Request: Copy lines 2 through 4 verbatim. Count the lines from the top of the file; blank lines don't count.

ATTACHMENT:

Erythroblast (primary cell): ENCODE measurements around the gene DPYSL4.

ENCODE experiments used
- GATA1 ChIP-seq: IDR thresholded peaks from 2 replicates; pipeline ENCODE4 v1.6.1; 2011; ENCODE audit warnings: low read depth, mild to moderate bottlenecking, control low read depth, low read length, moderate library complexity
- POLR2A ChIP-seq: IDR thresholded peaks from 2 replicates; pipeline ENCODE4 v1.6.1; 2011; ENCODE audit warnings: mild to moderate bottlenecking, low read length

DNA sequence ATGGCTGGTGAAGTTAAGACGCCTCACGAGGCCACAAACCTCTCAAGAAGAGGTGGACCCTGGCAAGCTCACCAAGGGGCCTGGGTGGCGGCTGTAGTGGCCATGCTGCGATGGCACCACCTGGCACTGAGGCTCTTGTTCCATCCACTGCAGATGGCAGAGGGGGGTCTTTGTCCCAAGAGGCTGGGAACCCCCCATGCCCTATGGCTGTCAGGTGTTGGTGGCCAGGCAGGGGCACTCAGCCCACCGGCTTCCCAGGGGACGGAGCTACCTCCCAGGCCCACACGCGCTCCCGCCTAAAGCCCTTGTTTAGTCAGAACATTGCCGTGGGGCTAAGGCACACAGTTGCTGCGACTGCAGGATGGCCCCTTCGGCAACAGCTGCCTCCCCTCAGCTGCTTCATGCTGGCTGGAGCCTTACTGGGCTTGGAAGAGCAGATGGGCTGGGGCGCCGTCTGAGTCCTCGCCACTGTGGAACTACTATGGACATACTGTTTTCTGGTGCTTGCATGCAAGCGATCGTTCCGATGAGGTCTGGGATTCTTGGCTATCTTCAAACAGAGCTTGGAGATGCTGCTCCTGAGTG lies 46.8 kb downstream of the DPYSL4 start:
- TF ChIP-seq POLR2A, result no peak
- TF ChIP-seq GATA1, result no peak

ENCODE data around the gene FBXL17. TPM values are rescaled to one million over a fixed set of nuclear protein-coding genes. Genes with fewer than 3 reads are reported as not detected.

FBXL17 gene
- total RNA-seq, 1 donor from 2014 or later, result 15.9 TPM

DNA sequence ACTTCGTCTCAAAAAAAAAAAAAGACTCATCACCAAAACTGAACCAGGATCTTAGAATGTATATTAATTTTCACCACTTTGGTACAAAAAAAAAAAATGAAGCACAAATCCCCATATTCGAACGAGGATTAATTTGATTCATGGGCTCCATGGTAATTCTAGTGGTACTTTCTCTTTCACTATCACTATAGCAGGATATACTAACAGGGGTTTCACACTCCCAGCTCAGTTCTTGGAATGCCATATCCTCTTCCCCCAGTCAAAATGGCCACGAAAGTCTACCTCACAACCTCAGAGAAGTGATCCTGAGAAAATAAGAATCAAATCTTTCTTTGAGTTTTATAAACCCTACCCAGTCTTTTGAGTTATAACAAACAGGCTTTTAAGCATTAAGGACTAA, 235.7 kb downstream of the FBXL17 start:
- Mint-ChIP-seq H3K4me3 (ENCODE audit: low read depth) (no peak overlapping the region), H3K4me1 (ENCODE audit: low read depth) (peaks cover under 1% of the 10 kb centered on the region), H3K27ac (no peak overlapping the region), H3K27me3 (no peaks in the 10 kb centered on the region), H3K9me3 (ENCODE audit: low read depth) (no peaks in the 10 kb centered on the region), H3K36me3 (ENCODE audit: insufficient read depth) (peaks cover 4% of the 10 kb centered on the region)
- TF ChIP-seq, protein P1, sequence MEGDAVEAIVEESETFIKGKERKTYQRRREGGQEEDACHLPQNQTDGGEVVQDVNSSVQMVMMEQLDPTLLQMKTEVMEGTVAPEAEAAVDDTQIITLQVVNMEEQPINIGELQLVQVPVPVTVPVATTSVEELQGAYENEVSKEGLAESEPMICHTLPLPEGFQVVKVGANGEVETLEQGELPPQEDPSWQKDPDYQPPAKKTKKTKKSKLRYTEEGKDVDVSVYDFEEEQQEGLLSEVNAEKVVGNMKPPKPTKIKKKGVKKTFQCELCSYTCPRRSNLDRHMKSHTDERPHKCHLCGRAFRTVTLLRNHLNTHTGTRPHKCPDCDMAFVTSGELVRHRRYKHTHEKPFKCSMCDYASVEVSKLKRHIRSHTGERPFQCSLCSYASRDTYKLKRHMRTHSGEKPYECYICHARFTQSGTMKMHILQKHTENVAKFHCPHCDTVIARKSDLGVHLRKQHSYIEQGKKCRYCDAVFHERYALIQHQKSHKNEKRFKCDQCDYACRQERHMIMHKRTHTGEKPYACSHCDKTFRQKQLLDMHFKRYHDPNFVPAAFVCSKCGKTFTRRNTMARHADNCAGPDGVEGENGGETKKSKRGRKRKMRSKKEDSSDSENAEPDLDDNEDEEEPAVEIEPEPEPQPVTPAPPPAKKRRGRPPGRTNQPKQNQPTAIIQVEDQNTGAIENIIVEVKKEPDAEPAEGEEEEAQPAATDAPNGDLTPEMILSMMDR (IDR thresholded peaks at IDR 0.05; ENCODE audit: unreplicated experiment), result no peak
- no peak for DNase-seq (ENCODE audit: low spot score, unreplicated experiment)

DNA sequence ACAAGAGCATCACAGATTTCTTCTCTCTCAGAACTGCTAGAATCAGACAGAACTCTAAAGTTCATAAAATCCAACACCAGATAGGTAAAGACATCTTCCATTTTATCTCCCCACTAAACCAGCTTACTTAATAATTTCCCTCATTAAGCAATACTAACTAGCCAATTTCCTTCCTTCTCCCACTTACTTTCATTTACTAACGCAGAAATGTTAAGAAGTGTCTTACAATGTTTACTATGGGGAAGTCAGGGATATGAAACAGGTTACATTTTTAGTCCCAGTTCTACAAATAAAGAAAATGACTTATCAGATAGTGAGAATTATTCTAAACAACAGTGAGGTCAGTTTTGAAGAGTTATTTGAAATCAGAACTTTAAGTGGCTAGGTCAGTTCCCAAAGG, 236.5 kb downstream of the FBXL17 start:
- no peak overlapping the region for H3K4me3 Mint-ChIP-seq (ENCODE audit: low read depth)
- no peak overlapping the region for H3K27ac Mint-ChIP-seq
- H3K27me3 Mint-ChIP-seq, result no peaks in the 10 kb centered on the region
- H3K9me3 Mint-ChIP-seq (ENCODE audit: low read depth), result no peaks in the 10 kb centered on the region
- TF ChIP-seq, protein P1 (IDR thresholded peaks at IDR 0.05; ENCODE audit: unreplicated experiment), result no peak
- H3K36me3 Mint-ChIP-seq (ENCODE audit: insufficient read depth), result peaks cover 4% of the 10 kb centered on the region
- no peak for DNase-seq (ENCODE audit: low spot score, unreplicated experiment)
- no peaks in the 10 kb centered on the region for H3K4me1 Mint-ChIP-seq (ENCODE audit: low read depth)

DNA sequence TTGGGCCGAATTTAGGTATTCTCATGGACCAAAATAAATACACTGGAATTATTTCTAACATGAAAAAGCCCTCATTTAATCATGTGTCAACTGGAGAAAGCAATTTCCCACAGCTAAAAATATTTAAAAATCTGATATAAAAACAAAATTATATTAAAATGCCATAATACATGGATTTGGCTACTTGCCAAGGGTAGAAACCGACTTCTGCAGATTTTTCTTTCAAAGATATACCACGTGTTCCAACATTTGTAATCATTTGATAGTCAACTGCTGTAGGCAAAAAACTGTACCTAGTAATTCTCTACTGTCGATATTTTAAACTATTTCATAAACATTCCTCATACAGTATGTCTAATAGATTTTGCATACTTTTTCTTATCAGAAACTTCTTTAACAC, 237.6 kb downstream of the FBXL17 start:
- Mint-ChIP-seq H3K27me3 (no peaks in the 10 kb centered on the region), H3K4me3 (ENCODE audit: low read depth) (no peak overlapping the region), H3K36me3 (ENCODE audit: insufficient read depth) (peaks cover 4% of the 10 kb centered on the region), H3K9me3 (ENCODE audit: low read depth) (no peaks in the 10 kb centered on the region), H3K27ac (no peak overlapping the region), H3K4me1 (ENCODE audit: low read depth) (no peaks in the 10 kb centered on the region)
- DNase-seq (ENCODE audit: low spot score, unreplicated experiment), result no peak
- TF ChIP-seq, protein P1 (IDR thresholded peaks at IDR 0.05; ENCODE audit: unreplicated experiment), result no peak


ENCODE experiments used
- GATA1 ChIP-seq: IDR thresholded peaks from 2 replicates; pipeline ENCODE4 v1.6.1; 2011; ENCODE audit warnings: low read depth, mild to moderate bottlenecking, control low read depth, low read length, moderate library complexity
- POLR2A ChIP-seq: IDR thresholded peaks from 2 replicates; pipeline ENCODE4 v1.6.1; 2011; ENCODE audit warnings: mild to moderate bottlenecking, low read length